Naive CD4+ T cells were purified from DO11.10 mice.21 Briefly, CD4+ T cells were isolated from pooled LNs and spleen on a magnetic-activated cell sorting (MACS) column (Miltenyi Biotec, Auburn, CA) using anti-CD8 (53-6-7.2), -CD11b (M1/70), -CD11c (HL3), -CD49e (DX5), -B220 (RA6-3A1), –MHC class II (39-10-8), and -F4/80 monoclonal antibodies (mAbs) and rat anti–mouse IgM (Vector Laboratories, Burlingame, CA). Then high-density naive cells were collected by Percoll (Amersham Bioscience, Piscataway, NJ) gradient centrifugation. Over 95% of the purified cells were CD4+CD45RB+ cells. The frequency of transgenic TCR+ cells was determined with KJ1-26 mAb by flow cytometry. Purified DO11.10 CD4+ T cells were labeled with 5-(and 6-)carboxy-fluorescein diacetate succinimidyl ester (CFSE; Molecular Probes, Eugene OR) according to the manufacturer's instructions; then 2.5 × 106 cells were intravenously transferred to recipients. The recipients were immunized with OVA/CFA 1 day after the adoptive transfer.
T-cell proliferation assay
Single-cell suspensions were prepared from popliteal LNs at indicated days after immunization. LN cells (5 × 105) were cultured for 4 days with OVA at indicated concentrations in 200 μL complete culture medium, RPMI 1640 supplemented with 10% FCS, 50 μM 2-ME, 10 mM HEPES, 50 U/mL penicillin, and 50 μg/mL streptomycin (Gibco, Gaithersburg, MD) in 96-well plates. The cells were pulsed with 1.25 μCi (0.046 MBq) [3H]-thymidine (Amersham Bioscience) during the final 10 hours of culture, then analyzed on a Matrix96 direct β counter (Packard Instrument, Meriden, CT).
AICD induction in vitro
LN cells were treated with 5 μg/mL concanavalin A (Amersham Bioscience) for 48 hours in complete culture medium, and then incubated for another 10 minutes in the presence of 10 μg/mL α-methyl-α-d-mannoside (Sigma-Aldrich). Viable T cells were purified by density gradient centrifugation over Lympholyte-M (Cedarlane Labs, Hornby, ON, Canada). Then, 5 × 104 viable T cells were recultured with 50 U/mL IL-2 for 48 hours in a 96-well plate coated with 1 μg/mL anti-CD3 (145-2C11) for 2 days (second culture). Then, apoptotic cells were analyzed as described in “Apoptotic cell analysis.”
For the chemokine-effect tests, 5 × 105 naive CD4+ T cells prepared from LNs and spleens were cultured in 2 mL complete RPMI 1640 with or without recombinant mouse CCL19, CCL21, CXCL9, CXCL10, CXCL12, CCL3, or CCL4 in the presence or absence of goat anti–mouse CCL19 neutralizing antibodies (R&D Systems, Minneapolis, MN) in 24-well plate coated with 1 μg/mL anti-CD3 and 1 μg/mL anti-CD28 (eBioscience, San Diego, CA) for 4 days (first culture). The treated and viable CD4+ T cells were incubated with anti-CD3 mAb plus IL-2 as just described (second culture) and assayed for apoptotic cells. Where indicated, the pancaspase inhibitor (Z-VAD-fmk), caspase-8–specific inhibitor (Z-IETD-fmk), or caspase-9–specific inhibitor (Z-LEHD-fmk; ICN Pharmaceuticals, Costa Mesa, CA) was added at 100 μM to the second culture.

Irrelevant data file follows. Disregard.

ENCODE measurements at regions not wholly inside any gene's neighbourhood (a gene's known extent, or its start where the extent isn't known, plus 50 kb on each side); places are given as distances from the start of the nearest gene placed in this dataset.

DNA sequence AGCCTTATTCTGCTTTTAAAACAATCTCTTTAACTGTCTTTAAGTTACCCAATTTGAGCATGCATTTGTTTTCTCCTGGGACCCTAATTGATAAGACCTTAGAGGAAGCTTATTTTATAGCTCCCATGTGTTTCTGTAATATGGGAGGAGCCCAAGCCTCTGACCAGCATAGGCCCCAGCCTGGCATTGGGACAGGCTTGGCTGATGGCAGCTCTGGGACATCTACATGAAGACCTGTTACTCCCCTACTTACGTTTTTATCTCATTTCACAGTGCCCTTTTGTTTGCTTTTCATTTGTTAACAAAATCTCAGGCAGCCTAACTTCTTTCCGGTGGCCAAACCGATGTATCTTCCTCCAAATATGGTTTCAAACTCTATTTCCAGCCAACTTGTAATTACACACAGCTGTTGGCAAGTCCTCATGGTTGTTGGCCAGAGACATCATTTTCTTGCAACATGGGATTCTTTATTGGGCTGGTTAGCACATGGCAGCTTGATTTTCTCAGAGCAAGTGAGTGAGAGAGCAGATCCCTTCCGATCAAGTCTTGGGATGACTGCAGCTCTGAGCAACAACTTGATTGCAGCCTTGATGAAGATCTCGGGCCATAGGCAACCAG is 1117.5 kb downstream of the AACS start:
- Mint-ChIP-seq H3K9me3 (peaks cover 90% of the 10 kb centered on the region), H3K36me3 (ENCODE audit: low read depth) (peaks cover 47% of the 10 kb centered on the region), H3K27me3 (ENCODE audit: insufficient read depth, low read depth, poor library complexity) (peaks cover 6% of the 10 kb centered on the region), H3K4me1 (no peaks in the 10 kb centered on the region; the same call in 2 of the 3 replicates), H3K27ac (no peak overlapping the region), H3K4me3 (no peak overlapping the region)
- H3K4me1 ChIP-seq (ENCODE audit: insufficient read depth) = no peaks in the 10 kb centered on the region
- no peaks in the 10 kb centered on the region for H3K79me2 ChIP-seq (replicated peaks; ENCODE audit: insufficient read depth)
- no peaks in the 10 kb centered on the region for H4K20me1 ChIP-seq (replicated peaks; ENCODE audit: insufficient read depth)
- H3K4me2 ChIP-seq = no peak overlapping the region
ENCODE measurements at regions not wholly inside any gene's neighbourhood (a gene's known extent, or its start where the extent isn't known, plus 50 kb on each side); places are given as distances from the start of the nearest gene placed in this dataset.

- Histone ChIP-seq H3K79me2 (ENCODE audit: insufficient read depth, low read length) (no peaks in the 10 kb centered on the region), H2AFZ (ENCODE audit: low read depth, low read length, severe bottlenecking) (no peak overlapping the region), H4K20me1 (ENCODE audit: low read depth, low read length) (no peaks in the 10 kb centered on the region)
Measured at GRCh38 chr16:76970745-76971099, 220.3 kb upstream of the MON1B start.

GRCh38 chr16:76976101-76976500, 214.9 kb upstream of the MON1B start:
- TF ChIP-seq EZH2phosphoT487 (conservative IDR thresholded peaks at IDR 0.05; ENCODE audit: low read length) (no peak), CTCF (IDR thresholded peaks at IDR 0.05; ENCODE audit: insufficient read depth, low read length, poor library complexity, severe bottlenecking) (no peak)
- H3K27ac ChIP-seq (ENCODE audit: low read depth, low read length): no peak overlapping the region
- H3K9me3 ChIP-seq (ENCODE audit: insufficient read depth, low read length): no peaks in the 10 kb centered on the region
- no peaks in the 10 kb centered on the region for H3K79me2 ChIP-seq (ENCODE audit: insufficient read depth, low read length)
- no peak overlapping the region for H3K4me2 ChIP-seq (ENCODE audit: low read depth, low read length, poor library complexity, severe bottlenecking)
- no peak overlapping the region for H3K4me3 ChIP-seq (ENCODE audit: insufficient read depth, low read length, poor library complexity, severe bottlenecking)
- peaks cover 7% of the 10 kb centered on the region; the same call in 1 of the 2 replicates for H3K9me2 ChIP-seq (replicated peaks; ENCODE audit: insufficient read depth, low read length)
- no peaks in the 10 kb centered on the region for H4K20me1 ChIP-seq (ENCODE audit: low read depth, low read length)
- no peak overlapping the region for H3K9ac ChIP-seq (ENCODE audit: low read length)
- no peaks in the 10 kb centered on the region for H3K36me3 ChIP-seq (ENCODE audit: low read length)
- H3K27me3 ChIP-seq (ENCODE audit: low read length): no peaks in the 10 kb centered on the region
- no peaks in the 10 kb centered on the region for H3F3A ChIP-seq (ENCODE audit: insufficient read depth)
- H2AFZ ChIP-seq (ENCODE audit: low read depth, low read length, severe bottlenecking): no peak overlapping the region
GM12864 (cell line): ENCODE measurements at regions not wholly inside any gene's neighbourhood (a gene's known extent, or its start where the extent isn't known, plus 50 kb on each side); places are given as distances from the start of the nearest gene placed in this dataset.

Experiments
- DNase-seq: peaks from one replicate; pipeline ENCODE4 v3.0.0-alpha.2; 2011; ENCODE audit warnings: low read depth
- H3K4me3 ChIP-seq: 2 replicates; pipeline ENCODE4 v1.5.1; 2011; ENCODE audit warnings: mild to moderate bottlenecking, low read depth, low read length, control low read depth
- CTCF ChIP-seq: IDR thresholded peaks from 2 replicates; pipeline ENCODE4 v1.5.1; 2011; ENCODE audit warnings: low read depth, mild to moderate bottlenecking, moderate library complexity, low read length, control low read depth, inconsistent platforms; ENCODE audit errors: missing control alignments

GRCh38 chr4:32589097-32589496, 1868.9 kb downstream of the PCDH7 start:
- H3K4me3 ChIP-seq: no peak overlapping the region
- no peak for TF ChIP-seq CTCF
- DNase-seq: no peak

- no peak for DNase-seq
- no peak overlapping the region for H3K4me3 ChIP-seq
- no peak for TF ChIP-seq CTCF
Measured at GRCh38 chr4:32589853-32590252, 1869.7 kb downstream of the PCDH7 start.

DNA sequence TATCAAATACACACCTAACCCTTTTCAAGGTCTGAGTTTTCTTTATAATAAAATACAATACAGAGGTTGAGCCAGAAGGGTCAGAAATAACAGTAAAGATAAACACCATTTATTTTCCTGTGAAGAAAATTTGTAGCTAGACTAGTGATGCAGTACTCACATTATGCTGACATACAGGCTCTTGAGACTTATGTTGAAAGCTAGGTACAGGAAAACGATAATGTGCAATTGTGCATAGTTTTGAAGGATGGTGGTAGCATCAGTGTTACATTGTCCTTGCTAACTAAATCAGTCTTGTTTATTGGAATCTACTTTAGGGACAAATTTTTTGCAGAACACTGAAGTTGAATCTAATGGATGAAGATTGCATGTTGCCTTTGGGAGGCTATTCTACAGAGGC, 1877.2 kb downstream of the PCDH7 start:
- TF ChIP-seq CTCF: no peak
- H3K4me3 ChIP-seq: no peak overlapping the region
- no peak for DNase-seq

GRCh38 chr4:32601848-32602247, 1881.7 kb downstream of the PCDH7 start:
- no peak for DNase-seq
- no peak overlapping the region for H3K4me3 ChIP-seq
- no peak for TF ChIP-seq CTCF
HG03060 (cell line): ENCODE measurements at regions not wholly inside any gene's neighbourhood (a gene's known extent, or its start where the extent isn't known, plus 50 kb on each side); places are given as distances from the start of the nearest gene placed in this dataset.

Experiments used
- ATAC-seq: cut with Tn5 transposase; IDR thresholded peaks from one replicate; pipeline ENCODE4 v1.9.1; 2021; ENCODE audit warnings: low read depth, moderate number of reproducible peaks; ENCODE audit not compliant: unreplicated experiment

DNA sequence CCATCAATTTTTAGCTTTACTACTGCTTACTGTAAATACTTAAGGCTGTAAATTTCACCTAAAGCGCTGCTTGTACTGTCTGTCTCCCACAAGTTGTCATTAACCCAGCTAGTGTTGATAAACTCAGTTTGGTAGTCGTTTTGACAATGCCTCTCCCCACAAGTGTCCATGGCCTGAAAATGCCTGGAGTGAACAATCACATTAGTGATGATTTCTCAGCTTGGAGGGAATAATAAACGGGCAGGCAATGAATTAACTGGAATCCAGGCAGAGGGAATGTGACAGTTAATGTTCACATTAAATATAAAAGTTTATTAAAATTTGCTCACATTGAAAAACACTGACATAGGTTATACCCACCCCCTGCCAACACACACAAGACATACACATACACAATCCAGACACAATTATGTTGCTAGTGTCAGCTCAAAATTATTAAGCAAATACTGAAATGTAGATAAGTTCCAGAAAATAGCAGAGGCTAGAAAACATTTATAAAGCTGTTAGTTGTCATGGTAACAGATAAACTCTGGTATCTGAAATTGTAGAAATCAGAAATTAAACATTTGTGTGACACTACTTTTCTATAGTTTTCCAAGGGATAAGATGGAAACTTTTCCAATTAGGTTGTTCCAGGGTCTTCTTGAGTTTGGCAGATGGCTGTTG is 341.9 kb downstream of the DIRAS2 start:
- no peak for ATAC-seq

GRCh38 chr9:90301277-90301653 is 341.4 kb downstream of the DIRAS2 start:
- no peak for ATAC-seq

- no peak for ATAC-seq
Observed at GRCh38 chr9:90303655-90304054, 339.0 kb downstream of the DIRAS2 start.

Flow cytometric analysis
Popliteal LN cells were preincubated with anti-FcRγII (2.4G2) and 5% normal mouse and rat sera to avoid nonspecific staining and treated with the appropriate mAbs. mAbs against TCR Cβ (H57-597), Vβ6 (44-22-1), Vβ8.1 and 8.2 (KJ16), Vβ13 (MR12-3), Vβ14 (14.2), and DO11.10 clonotype TCR (KJ1-26) were purified and conjugated with FITC or biotin as described previously.22 FITC-, PE-, or cychrome-conjugated anti-CD4 (RM4-5) and biotinylated anti-Fas/CD95 (Jo2) were purchased from BD PharMingen (San Diego, CA). PE-conjugated anti-FasL/CD178 (MFL3) and rat IgG were purchased from eBioscience and Jackson ImmunoResearch (West Grove, PA), respectively. Treated cells were followed by staining with PE-conjugated (Dako, Carpinteria, CA) or allophycocyanin-conjugated (APC; Caltag, Burlingame, CA) streptavidin, and analyzed on a FACSCalibur (BD Bioscience, Mountain View, CA).
Apoptotic cell analysis
Cells were stained with the appropriate mAbs. After washing with cold PBS, the cells were further stained with FITC- or PE-conjugated annexin V (Trevigen, Gaithersburg, MD, and BD PharMingen, respectively) and propidium iodide (PI; Trevigen) according to the manufacturer's instructions, and were analyzed by flow cytometry.
Real-time reverse transcription-PCR analysis
Total cellular mRNA was isolated from CD4+ T cells using an EASYPrep RNA (Takara Bio, Otsu, Japan) following the manufacturer's instructions. RNA (500 ng/100 μL reaction) was reverse transcribed using the high-capacity cDNA archive kit (PE Applied Biosystems, Foster City, CA). For the quantitative analysis of gene expression, real-time polymerase chain reaction (PCR) was conducted using TaqMan gene expression assay kits (PE Applied Biosystems): Mm00433237_m1 for Fas and Mm00438864_1 for Fas ligand. Amplification reaction was performed on an ABI Prism 7000 sequence detector system (PE Applied Biosystems), under the following cycling protocol: 95°C for 10 minutes, followed by 40 cycles of 95°C for 15 seconds and 60°C for 1 minute. Subsequently the threshold cycle (Ct) was determined. As an endogenous reference GAPDH was used for normalization. Results were expressed as 2−ΔΔCt, where ΔCT = Ct of target gene − Ct of endogenous control gene (GAPDH), and ΔΔCT = ΔCT of CCL19/21-stimulated sample − ΔCT of unstimulated sample. Thus, all experimental samples are expressed as a n-fold difference to the control. Quantitative real-time PCR experiments were repeated twice in triplicate.
Analysis of transcription factors